What to Do If You Lose Your Job
Don't wait—take action!
Anyone can lose a job, for a variety of reasons, at any time. If you find yourself in this situation, you don't have to sit idly by. Take these seven steps right away to help ease the financial pain.
Step 1: Review your severance package before you sign.
According to federal law, you have 21 days to sign a severance deal (and seven days after that to change your mind). You may be able to negotiate a better deal, particularly if you're an experienced manager or an executive-level employee.
Be sure you understand the terms. Are you giving up any rights? Are you signing a non-compete clause that may limit your options for finding a new job? Look online for some guidance or talk with an attorney.
Step 2: Apply for unemployment.
The federal/state unemployment compensation program covers almost all wage and salaried workers. If you find yourself out of work through no fault of your own, you probably qualify. Eligibility and benefits vary from state to state, so contact your state for details. Typically, your benefit depends on your recent earnings. It's also important to note that unemployment income is taxable.
NOTE: Under the American Recovery and Reinvestment Act (ARRA), the first $2,400 of unemployment benefits an individual receives in 2009 are tax free. This provision applies only to benefits received in 2009: Normally, unemployment benefits are taxable.
Step 3: Take advantage of your COBRA rights.
Most workers can continue to be covered under their employer's health insurance plan for up to 18 months after being laid off, thanks to the COBRA
legislation of 1986. Most states have mandated an extension of that. For instance, California allows you to continue coverage for an additional 18 months.
NOTE: Under new legislation, if you lose your job between September 1, 2008, and January 1, 2010, the federal government will subsidize 65 percent of your COBRA premium.
Step 4: Roll over your 401(k) account.
When it comes to preserving your retirement savings, you have several choices. You can:
- Make a direct transfer of your entire account balance to a . This way your money continues to grow tax-free.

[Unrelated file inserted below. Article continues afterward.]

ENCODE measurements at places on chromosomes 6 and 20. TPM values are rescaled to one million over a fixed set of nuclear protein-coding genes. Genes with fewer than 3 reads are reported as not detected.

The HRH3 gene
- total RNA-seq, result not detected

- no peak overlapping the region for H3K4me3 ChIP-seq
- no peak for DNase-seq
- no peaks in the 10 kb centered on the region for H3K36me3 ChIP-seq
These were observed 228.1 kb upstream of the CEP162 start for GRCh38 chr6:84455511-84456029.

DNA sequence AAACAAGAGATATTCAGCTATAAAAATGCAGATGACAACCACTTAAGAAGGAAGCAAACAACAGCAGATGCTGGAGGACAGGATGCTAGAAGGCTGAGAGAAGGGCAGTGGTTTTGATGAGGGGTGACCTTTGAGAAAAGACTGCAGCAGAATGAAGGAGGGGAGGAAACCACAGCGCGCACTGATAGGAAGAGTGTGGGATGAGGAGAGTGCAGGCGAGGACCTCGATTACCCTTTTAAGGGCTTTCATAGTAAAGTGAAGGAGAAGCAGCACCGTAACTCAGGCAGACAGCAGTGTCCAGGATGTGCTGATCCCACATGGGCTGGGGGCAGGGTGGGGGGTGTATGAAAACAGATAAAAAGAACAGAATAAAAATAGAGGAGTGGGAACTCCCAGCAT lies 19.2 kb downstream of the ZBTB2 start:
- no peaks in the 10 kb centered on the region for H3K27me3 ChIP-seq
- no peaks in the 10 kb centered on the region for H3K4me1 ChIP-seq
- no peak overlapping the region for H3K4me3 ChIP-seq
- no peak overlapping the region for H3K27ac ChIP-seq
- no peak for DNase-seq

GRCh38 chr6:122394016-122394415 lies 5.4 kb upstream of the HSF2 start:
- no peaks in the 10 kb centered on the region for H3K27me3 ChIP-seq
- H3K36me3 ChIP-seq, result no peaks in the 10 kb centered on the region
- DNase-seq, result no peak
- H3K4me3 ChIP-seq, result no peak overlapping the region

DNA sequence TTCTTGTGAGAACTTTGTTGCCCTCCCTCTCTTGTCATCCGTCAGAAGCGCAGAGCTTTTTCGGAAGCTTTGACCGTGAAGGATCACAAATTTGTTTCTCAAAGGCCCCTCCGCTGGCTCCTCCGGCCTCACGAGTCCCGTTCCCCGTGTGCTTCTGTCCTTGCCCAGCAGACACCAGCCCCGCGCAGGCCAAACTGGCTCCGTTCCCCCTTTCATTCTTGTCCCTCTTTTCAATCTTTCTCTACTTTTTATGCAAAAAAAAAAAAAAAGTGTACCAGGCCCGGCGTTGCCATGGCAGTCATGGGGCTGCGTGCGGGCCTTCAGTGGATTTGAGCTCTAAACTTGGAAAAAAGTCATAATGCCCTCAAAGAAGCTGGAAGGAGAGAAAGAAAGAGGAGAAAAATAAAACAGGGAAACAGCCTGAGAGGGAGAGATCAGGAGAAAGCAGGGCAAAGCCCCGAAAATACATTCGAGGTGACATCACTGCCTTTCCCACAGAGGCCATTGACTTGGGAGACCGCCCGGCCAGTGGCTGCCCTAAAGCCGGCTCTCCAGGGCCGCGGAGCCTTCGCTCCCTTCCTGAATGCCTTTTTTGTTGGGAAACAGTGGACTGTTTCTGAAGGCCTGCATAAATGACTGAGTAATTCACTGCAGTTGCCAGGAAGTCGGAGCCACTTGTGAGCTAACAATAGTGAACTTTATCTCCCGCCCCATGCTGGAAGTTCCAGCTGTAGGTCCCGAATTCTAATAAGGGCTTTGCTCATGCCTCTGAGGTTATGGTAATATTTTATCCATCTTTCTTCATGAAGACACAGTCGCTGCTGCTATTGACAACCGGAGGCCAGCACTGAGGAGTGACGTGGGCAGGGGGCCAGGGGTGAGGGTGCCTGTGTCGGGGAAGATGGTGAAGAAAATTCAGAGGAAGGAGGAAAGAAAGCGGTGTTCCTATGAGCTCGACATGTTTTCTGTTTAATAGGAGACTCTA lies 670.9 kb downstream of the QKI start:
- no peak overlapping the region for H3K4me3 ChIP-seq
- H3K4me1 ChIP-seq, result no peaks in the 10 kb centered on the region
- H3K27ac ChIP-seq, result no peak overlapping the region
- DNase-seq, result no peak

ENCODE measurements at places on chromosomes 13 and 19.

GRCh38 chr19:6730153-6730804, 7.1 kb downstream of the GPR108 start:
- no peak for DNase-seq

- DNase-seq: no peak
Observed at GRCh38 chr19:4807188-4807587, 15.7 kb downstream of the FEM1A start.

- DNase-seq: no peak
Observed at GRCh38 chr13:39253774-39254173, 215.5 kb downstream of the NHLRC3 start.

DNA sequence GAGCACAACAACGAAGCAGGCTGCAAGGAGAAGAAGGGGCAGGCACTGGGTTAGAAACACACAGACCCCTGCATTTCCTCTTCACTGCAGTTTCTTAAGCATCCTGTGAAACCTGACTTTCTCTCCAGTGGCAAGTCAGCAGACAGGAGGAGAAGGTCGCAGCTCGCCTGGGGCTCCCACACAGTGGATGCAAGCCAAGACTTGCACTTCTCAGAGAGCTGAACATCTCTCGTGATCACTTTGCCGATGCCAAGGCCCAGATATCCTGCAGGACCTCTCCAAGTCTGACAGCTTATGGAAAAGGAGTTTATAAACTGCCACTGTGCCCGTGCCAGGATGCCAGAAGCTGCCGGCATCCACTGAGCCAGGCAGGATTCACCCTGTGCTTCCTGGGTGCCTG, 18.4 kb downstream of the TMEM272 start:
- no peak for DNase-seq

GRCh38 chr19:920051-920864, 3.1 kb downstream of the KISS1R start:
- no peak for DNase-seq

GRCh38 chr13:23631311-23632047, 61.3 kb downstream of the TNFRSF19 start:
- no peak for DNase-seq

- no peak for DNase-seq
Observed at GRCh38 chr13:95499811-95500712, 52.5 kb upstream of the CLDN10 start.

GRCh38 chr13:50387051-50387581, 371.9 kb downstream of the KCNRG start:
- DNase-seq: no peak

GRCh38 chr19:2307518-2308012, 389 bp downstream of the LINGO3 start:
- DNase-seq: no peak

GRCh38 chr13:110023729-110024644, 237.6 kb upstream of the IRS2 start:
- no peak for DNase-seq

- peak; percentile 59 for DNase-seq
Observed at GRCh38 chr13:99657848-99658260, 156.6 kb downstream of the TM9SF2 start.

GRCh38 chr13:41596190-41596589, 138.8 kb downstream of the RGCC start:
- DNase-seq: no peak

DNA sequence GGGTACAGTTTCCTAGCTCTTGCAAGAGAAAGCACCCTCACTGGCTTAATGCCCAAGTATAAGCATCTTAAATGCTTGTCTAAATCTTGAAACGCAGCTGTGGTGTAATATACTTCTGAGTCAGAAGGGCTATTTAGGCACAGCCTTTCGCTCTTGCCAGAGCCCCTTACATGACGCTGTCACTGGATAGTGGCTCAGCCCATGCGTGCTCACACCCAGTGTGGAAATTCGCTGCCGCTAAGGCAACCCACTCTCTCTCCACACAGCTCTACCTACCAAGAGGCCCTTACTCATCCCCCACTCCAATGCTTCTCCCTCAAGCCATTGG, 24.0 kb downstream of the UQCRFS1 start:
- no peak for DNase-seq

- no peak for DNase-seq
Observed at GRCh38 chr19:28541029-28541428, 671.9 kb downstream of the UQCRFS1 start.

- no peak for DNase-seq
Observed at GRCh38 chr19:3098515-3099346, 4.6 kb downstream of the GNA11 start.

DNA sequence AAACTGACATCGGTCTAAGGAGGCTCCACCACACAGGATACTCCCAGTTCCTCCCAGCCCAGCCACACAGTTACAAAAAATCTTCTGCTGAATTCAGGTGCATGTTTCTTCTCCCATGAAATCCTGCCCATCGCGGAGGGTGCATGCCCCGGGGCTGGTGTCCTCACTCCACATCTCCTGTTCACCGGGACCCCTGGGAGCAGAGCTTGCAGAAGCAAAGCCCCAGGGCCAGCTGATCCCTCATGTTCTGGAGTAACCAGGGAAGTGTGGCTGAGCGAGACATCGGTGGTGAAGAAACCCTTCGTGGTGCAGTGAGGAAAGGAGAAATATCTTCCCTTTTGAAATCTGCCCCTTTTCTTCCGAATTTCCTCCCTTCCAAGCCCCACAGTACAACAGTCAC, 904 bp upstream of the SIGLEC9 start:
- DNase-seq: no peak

- Get a check from your former employer and roll this over to an IRA. In general, this isn't a good idea because your employer will be forced to withhold 20 percent for prepayment of federal income taxes. If you're under 59 ½, you must do this within 60 days or you also will be charged a 10 percent penalty. State income taxes and penalties may also apply.
- Leave your money with your former employer. You'll still be tied to the investment choices in your former employer's plan, but you won't have to pay taxes or penalties.
- Cash out. If you just take the cash, you'll owe taxes on the entire amount, plus potential penalties depending on your age.
This is an important decision, so weigh the pros and cons
of each choice carefully.
Step 5: Create a budget, and cut your spending.
First figure out what you're going to live on while you look for a new job. Severance pay? Your spouse's income? Unemployment benefits? Your emergency fund?
Then take a look at your spending. Some expenses are necessities, like rent or mortgage, utilities, and insurance. But there are usually plenty of ways to reduce your outflow while you're searching for a new job. The monthly budget planner
can help you.
Step 6: See if you qualify for other forms of assistance.
There are several tax benefits that might be available to you, from tax credits to the 0 percent capital gains and qualified dividends rate if your income is low enough. Check with your former employer, a tax professional or go to IRS.gov
Step 7: Look for a job!
Start your job search right away. If there are few opportunities in your current industry, work on applying your skills and experience to another one. Take a part-time job. Freelance for a while if that's an option. The more initiative you take, the greater your chances of finding a new job.
Plan ahead! If you think your job may be at risk, start storing up extra cash now to create an .
The information on this website is for educational purposes only. It is not intended to be a substitute for specific individualized tax, legal or investment planning advice. Where specific advice is necessary or appropriate, consult with a qualified tax advisor, CPA, financial planner or investment manager.